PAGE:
where H is hydrogen and H′ is hydrogen or a C1-4 alkyl group that does not interfere unacceptably with the Michael addition. Preferably, H′ is hydrogen.

The substituents X and Y on the acceptor are organic or inorganic substituents that contain a double bond disposed so as to be in conjugation with the double bond of structure I. Without limitation, X and Y are independently selected from the group consisting of C(O)R, CO2R, C(O)NR1R2, P(O)(OR1)(OR2), P(S)(OR1)(OR2), S(O2)R, S(O)R, S(O2)(OR), S(O)(OR), CN, CF3, and NO2. The groups (except for CN, CF3, and NO2) are illustrated below in the order given:


Alternatively, X and Y together form one of the groups


In the above, R, R1, and R2 are independently alkyl, aryl, or aralkyl groups of a size in number of carbon atoms that does not interfere unacceptably with the conjugate addition reaction. In various embodiments, R, R1, and R2 independently have 1-20 carbons, 1-12 carbons, and 1-8 carbons. In a preferred embodiment, they have 1-6 carbon atoms. Exemplary groups include methyl and ethyl groups. In similar fashion with the same considerations, R3 and R4 are cyclic, acyclic, aromatic, or aliphatic substituents. The value of m is 2 or 3.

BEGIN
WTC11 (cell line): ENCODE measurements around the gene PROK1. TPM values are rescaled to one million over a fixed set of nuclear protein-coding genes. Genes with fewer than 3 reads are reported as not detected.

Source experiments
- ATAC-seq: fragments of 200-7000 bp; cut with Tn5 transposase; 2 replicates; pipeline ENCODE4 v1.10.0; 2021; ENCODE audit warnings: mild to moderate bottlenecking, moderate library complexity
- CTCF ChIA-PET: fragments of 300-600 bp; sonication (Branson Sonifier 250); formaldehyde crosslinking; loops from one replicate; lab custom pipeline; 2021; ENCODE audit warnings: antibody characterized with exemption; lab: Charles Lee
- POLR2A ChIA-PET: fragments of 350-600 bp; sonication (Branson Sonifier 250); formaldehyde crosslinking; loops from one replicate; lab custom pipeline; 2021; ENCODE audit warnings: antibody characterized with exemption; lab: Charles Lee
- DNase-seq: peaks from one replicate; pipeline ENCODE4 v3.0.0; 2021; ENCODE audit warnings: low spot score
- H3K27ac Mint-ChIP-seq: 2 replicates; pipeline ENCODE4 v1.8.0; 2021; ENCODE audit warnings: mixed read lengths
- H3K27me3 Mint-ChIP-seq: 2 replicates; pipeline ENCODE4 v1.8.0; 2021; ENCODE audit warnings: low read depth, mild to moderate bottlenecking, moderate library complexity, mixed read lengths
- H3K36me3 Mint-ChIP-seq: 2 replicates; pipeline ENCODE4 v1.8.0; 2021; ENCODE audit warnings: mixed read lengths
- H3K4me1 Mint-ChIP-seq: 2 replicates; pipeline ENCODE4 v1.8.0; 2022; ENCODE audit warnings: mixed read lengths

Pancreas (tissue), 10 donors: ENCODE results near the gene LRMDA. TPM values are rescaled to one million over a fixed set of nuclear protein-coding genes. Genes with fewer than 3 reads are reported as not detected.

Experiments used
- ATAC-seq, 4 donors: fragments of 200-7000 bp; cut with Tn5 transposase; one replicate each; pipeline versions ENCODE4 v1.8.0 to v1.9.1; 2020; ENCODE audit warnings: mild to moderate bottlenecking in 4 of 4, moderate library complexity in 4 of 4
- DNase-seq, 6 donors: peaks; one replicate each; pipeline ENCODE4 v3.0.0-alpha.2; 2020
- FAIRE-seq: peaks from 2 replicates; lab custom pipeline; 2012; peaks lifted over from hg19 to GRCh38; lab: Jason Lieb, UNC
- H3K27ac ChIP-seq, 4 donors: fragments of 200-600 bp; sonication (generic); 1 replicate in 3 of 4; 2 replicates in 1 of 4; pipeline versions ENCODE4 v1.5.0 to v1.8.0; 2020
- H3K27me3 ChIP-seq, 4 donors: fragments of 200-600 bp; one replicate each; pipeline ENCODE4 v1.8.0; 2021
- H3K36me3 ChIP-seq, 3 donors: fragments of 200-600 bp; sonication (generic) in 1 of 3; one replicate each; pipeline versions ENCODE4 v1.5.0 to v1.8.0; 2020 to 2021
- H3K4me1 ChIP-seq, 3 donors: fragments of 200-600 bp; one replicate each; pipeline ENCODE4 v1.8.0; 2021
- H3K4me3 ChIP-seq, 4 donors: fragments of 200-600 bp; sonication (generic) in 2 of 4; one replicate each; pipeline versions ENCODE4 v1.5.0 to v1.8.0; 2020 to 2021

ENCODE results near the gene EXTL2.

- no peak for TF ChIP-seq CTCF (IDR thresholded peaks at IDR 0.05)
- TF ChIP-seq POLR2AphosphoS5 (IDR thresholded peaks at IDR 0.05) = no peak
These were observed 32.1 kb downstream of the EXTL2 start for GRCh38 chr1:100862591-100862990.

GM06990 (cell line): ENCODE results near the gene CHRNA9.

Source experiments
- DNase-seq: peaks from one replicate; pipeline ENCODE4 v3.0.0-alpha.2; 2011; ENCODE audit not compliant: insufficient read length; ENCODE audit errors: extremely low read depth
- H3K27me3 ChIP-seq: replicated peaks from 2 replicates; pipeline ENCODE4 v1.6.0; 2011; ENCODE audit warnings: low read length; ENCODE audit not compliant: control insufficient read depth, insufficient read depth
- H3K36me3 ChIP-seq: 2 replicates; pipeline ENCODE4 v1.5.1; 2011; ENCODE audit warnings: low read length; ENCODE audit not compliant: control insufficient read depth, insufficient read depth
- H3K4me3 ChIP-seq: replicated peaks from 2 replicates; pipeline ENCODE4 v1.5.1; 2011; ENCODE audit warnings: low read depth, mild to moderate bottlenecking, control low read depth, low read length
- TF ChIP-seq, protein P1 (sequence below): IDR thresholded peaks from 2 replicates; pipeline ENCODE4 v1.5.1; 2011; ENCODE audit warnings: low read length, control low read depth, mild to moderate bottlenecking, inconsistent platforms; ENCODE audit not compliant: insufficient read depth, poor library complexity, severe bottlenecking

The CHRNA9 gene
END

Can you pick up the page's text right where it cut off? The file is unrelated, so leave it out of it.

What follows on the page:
In various embodiments, the amine is a monoamine containing a single NH2 group, a diamine comprising 2 NH2 groups, a triamine containing three amino groups, and so on. In one aspect, there is no particular limitation as to the number of amino groupsthat is, the value of n in A(NH2)n and it would be possible to run the reaction on polyamines with n up to 100 or even higher. For synthesizing core structures of dendrimeric compositions as discussed below, it is preferred to use polyamines having from 2 up to 8 amino groups.

In various embodiments, the reaction product is represented by the structure ABn, wherein n is 1 or greater. In some embodiments, B is an amine moiety represented by the structure